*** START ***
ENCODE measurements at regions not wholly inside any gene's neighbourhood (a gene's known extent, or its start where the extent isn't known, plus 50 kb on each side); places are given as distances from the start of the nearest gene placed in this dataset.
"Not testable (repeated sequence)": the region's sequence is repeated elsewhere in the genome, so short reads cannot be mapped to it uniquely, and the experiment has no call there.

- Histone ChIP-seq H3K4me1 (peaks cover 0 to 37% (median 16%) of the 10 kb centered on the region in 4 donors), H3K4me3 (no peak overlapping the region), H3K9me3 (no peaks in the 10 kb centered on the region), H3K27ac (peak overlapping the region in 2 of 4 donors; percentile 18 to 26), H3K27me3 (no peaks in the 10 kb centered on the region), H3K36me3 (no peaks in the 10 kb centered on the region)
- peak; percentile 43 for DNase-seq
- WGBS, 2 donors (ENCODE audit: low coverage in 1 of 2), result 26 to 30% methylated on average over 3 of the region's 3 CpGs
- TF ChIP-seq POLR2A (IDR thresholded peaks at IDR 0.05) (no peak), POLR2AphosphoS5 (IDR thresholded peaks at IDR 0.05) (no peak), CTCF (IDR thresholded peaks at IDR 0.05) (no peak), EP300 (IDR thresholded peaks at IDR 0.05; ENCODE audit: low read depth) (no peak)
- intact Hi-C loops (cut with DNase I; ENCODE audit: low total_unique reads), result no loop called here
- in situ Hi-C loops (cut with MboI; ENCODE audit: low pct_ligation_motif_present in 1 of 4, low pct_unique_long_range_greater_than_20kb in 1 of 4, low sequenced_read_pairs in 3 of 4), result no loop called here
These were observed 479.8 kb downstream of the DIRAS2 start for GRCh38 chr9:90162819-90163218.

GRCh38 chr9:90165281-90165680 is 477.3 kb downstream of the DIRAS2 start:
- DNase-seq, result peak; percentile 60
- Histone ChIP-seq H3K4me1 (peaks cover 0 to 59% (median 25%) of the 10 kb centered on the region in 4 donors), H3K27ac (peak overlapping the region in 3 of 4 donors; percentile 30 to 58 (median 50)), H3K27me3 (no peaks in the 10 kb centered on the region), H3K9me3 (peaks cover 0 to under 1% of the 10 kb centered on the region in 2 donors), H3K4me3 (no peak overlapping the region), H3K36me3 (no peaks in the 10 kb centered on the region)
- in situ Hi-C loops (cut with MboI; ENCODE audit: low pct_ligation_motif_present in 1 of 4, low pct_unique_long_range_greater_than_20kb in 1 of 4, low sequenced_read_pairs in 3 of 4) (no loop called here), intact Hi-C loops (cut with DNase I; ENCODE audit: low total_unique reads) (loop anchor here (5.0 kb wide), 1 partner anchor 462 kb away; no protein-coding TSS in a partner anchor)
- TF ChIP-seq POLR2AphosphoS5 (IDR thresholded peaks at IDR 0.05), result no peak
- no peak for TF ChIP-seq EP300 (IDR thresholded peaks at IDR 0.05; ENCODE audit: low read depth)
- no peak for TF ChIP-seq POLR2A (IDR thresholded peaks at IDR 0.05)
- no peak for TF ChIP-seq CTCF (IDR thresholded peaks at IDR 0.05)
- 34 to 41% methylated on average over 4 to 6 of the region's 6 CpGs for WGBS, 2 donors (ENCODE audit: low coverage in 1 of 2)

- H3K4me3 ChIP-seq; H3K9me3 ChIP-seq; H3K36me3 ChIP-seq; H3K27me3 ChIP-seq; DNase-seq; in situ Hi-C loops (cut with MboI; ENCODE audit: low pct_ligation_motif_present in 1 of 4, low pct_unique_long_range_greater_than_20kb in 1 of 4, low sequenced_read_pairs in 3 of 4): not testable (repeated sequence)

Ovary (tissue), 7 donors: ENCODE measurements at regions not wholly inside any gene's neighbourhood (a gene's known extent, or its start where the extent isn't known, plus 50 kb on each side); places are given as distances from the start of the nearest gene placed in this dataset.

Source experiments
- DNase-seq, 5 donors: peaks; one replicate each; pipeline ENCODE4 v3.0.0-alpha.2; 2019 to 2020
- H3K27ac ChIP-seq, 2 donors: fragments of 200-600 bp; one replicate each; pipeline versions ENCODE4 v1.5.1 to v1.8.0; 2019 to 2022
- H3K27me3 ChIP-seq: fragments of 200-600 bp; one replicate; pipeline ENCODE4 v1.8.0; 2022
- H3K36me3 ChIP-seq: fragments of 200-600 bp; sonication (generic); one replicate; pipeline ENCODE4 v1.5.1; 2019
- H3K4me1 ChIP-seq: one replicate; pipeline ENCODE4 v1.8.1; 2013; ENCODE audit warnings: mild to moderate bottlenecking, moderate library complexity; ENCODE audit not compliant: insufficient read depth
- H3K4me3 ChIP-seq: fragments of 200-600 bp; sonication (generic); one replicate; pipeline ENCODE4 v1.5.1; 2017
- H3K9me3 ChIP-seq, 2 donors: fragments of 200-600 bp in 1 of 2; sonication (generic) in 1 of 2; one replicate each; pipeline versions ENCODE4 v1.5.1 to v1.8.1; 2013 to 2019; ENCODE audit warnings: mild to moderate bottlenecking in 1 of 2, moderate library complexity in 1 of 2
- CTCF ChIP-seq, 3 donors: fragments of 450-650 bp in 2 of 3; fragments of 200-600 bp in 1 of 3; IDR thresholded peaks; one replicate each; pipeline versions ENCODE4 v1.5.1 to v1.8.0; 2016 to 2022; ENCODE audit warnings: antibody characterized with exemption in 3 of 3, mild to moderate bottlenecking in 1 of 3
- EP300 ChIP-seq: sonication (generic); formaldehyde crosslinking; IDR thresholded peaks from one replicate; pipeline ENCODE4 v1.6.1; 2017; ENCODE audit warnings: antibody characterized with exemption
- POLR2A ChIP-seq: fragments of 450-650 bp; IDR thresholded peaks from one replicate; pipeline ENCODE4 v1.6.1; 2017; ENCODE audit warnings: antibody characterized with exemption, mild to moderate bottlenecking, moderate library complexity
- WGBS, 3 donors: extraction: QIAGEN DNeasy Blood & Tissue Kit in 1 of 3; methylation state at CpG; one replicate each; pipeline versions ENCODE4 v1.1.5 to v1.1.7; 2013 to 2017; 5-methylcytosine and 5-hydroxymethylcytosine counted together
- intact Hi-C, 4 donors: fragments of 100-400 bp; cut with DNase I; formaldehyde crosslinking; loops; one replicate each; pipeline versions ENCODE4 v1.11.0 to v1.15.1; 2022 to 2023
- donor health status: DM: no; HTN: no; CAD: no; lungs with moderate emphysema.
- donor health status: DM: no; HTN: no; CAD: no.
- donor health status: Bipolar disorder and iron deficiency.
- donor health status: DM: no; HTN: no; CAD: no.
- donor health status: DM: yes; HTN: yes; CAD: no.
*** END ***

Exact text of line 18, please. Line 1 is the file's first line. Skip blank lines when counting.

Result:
- 34 to 41% methylated on average over 4 to 6 of the region's 6 CpGs for WGBS, 2 donors (ENCODE audit: low coverage in 1 of 2)